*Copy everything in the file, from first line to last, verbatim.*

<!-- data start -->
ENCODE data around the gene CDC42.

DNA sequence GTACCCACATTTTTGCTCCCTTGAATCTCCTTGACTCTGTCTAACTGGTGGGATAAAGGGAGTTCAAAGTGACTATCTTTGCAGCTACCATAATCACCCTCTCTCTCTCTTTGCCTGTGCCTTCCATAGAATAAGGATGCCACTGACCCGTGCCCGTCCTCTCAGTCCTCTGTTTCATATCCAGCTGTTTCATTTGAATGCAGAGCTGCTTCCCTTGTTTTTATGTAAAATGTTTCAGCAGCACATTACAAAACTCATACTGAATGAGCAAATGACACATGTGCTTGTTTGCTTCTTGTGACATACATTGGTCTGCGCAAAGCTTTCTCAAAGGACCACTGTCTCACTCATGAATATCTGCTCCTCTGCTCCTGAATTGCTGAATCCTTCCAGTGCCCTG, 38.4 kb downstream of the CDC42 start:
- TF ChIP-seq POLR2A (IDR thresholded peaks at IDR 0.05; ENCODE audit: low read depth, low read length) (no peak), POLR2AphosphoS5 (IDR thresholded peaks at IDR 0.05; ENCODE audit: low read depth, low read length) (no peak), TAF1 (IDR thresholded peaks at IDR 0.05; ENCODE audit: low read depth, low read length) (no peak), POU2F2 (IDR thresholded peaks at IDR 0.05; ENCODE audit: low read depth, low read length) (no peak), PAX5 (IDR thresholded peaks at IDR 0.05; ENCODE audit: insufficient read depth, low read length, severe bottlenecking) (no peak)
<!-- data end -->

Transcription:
ENCODE data around the gene CDC42.

DNA sequence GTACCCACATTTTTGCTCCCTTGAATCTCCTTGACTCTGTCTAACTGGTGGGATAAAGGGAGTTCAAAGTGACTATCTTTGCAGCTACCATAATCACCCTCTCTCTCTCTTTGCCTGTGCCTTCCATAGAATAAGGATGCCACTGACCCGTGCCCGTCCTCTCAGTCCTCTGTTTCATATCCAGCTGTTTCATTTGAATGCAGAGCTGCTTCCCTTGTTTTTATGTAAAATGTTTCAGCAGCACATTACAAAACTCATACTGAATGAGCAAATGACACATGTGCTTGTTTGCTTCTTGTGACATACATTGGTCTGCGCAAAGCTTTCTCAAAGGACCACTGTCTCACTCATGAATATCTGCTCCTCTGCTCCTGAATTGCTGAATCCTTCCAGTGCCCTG, 38.4 kb downstream of the CDC42 start:
- TF ChIP-seq POLR2A (IDR thresholded peaks at IDR 0.05; ENCODE audit: low read depth, low read length) (no peak), POLR2AphosphoS5 (IDR thresholded peaks at IDR 0.05; ENCODE audit: low read depth, low read length) (no peak), TAF1 (IDR thresholded peaks at IDR 0.05; ENCODE audit: low read depth, low read length) (no peak), POU2F2 (IDR thresholded peaks at IDR 0.05; ENCODE audit: low read depth, low read length) (no peak), PAX5 (IDR thresholded peaks at IDR 0.05; ENCODE audit: insufficient read depth, low read length, severe bottlenecking) (no peak)